The old stories of man’s rebellion against God to find himself are given a new twist in this novel which combines Greek mythology with the Book of Genesis set against a backdrop of modern technology. Forces are at work to awaken the divine spark inside a seemingly ordinary girl: goddess-incarnate-as-woman yet pawn of greater powers, Maia must tread carefully lest her search lead her to open doors that were not meant to be reopened. Here is Eve again tempted to repeat the act which caused that terrible tragedy: the Great Fall from Grace … or is it the path to redemption?
I am reminded of Tolkien’s Hiding of Valinor, of C.S. Lewis’ “Perelandra” and of Guillermo del Toro’s “Pan’ Labyrinth.” The book made me aware quite forcefully that another world does exist beside our own and only with eyes unveiled can we hope to get a glimpse of it. But as there are those who would once more rip down the veil itself to reveal what lies hidden, the heart is suddenly gripped with foreboding lest the time be not yet ripe for such a revelation. Are we ready to reclaim what we once rejected? The story of the Seven Sisters is our story, too. I can’t wait for the second book!” – Myra B.
We close our eyes and stem the tide but much as we try, images will begin to crowd our consciousness. Light filters in, a faint filtering of a prism, like waves breaking over mounds of hewn rock, and then a sound or two – voices that seem to belong to us but not – edging each other out until one or two take center stage and we are caught up in a story, much like a spider in its web.
From the window in my office, I could see a sliver of the sea.
At 4pm, it glistens, a beacon for those who care to look. The sun is directly above it and plays on its surface, and the sun’s clouds appear to be yellow graduating to orange, interspersed with white wisps and marred by the dot of a high-flying bird. I imagine the sky plunging to dark blue, at once, as soon as the sun touches the sea.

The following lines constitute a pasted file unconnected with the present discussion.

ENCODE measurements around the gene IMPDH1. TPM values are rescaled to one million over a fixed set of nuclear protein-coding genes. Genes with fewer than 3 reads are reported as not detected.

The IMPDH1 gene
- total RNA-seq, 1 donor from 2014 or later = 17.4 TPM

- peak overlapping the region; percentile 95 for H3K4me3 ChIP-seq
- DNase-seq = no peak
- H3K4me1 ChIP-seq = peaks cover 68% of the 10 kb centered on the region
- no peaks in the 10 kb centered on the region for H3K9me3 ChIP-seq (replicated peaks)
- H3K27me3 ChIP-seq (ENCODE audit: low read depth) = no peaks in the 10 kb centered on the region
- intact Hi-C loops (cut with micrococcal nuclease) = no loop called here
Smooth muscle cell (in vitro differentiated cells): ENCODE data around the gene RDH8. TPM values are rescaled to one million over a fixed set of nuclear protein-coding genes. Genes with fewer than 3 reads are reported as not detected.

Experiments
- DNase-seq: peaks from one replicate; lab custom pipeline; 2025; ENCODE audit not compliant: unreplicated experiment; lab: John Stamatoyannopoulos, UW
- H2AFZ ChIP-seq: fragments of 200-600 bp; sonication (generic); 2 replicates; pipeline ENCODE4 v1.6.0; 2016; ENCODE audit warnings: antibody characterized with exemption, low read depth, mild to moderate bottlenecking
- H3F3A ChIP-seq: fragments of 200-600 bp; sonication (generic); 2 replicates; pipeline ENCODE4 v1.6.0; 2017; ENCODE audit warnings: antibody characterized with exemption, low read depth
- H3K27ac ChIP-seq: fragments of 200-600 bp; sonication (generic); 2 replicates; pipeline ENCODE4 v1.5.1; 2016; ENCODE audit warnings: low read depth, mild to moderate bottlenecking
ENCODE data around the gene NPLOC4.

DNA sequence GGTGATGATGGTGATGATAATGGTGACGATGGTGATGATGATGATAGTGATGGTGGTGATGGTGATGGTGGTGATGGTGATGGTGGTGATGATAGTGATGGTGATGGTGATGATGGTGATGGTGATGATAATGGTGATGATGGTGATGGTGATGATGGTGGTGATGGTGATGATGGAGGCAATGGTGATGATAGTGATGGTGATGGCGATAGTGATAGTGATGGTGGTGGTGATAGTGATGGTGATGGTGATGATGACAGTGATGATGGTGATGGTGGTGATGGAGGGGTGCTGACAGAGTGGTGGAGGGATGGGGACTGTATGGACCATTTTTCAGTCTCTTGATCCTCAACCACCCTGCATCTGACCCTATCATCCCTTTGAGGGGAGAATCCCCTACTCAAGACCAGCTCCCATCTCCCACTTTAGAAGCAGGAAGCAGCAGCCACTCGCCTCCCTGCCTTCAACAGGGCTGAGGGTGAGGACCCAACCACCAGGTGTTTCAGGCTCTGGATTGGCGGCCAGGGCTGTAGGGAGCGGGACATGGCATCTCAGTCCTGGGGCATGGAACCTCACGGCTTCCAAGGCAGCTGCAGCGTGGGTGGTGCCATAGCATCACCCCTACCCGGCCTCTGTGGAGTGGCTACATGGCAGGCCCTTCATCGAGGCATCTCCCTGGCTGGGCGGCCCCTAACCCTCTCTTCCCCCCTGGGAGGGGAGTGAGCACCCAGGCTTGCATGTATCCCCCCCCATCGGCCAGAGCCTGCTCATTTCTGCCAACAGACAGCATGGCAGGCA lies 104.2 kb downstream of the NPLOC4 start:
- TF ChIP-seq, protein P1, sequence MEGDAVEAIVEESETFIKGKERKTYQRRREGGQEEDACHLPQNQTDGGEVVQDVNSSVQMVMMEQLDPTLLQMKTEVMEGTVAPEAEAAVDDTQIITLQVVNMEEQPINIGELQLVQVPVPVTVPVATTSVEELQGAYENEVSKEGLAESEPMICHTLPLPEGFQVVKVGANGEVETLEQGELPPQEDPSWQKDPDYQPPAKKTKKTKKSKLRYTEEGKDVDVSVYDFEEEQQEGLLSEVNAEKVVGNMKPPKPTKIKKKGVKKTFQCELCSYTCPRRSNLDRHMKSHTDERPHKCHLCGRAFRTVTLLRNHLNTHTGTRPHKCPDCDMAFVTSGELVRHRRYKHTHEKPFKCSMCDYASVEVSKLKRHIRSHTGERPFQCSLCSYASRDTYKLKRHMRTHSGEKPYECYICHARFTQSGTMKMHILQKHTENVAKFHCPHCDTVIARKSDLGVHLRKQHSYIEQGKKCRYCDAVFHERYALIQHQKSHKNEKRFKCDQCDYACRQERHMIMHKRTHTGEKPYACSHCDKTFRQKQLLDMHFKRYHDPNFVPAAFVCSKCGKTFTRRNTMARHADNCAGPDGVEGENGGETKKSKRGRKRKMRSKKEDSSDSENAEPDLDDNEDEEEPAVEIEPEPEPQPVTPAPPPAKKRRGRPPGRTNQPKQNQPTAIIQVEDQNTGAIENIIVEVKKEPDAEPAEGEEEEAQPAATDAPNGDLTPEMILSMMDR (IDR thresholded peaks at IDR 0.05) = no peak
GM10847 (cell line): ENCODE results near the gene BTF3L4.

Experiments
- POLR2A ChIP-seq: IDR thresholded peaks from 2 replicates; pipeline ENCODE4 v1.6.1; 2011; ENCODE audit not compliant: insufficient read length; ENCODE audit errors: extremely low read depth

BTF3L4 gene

There is one space in my eye’s periphery where I refuse to look. It is an abandoned construction, the skeleton of a building, an eye sore, and despite my reluctance to look, I am quite familiar with it. It could have been beautiful, but it is not. Its remains stand tall – the symbol of human-nature-gone-bad. It told of the story of people refusing to agree, of a rift dividing partners, the drying up of money, and the final blow, hurling of lawsuit bayonets. I am sure it caused some pain to someone somewhere, maybe until now.
I read it from The Secret but it was Johannes “Meister” Eckhart who allegedly originally said this.
If the only prayer you said in your whole life was thank you…
I do not know who Eckhart is, except that he was a German theologian, philosopher and mystic born during the 12th century who wrote such controversial articles that he was tried as a heretic by the then-pope.
But this is not about Meister Eckhart or the Secret. This article is about certain prayers, and thank you.
You are writing. You want to be shaken to your core, inspired beyond belief, get your thoughts flowing but the words won’t come. Today is one of those days, you tell yourself, brows furrowed, while trying to figure out what it is you are supposed to do now. How do you get to the zone?
If the experts are to be believed, there is no zone. There is only you. And that you are blocking you.
Or you are blocking your chakra. And It could be stress, fear, insecurity or worry that are the culprits – negative emotions that are of your own making but ones you think you cannot heal or overcome – at least at that point in time when you are calling upon your inner genius.